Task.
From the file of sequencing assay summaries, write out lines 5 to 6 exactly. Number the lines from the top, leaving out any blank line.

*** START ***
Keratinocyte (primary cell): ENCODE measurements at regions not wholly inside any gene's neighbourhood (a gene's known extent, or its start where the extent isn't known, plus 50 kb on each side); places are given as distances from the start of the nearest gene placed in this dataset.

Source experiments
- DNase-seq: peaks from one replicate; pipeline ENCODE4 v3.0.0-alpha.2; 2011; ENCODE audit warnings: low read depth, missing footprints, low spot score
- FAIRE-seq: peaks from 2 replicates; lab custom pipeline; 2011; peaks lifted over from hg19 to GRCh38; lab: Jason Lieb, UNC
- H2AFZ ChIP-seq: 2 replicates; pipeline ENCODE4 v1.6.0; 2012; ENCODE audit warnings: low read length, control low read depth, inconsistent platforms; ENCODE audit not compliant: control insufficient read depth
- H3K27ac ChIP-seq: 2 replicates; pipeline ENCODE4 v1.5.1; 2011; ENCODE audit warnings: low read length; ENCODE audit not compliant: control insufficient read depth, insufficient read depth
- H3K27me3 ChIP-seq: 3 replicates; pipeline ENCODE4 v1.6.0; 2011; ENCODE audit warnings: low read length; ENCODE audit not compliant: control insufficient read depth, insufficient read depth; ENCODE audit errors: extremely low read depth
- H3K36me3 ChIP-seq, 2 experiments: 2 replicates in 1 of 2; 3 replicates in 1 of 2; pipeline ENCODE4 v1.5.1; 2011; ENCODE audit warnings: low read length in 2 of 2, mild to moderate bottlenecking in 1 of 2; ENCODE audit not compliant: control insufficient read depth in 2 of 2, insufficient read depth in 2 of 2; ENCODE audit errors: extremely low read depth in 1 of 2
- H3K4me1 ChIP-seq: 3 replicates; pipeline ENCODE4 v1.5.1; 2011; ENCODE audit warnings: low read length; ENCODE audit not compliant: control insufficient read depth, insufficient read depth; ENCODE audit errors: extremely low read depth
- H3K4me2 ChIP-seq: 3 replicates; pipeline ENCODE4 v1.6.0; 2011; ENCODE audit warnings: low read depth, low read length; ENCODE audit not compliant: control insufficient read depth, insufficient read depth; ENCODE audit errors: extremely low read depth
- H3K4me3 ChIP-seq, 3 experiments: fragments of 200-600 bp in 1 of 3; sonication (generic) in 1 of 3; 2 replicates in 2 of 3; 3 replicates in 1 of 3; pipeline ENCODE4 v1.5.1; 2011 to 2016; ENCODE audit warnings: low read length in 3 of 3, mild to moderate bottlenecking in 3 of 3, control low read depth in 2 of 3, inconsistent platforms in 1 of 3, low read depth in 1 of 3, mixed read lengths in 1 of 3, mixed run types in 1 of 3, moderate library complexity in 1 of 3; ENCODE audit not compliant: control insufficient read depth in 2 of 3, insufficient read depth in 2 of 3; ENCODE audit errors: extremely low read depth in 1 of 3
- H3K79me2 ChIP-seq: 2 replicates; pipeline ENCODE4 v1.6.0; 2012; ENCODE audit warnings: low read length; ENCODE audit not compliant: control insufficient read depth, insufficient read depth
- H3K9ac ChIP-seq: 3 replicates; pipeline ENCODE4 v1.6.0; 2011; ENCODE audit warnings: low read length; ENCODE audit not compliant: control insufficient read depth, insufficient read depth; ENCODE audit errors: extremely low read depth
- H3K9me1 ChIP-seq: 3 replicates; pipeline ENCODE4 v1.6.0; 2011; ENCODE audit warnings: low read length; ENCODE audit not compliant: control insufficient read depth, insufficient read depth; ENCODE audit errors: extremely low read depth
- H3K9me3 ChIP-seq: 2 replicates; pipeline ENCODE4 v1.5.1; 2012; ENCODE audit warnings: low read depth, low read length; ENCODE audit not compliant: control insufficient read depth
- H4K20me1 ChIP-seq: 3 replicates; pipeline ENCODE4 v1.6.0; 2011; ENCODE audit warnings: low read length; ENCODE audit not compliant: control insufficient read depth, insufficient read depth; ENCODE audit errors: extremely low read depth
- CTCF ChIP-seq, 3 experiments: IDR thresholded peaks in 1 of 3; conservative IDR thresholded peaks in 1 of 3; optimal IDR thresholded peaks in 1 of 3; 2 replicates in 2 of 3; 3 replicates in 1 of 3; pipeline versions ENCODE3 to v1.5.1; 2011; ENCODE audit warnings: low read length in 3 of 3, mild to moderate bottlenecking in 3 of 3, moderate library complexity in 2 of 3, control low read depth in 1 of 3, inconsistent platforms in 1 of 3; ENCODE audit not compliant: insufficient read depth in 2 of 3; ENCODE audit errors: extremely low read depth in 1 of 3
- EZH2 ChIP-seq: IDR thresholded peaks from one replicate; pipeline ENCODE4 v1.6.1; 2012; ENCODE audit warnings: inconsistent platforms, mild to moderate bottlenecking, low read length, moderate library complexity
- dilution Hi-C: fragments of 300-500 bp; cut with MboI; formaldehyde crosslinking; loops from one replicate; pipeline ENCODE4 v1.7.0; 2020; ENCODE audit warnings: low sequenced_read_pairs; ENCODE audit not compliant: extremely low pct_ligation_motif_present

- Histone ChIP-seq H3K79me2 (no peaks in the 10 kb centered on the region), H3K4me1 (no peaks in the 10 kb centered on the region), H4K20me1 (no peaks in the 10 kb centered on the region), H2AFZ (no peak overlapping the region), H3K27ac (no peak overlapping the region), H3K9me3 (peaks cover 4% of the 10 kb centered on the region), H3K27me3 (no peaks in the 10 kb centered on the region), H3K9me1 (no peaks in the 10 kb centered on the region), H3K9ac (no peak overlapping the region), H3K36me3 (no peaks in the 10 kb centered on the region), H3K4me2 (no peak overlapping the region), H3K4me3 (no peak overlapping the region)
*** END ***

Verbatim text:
- H2AFZ ChIP-seq: 2 replicates; pipeline ENCODE4 v1.6.0; 2012; ENCODE audit warnings: low read length, control low read depth, inconsistent platforms; ENCODE audit not compliant: control insufficient read depth
- H3K27ac ChIP-seq: 2 replicates; pipeline ENCODE4 v1.5.1; 2011; ENCODE audit warnings: low read length; ENCODE audit not compliant: control insufficient read depth, insufficient read depth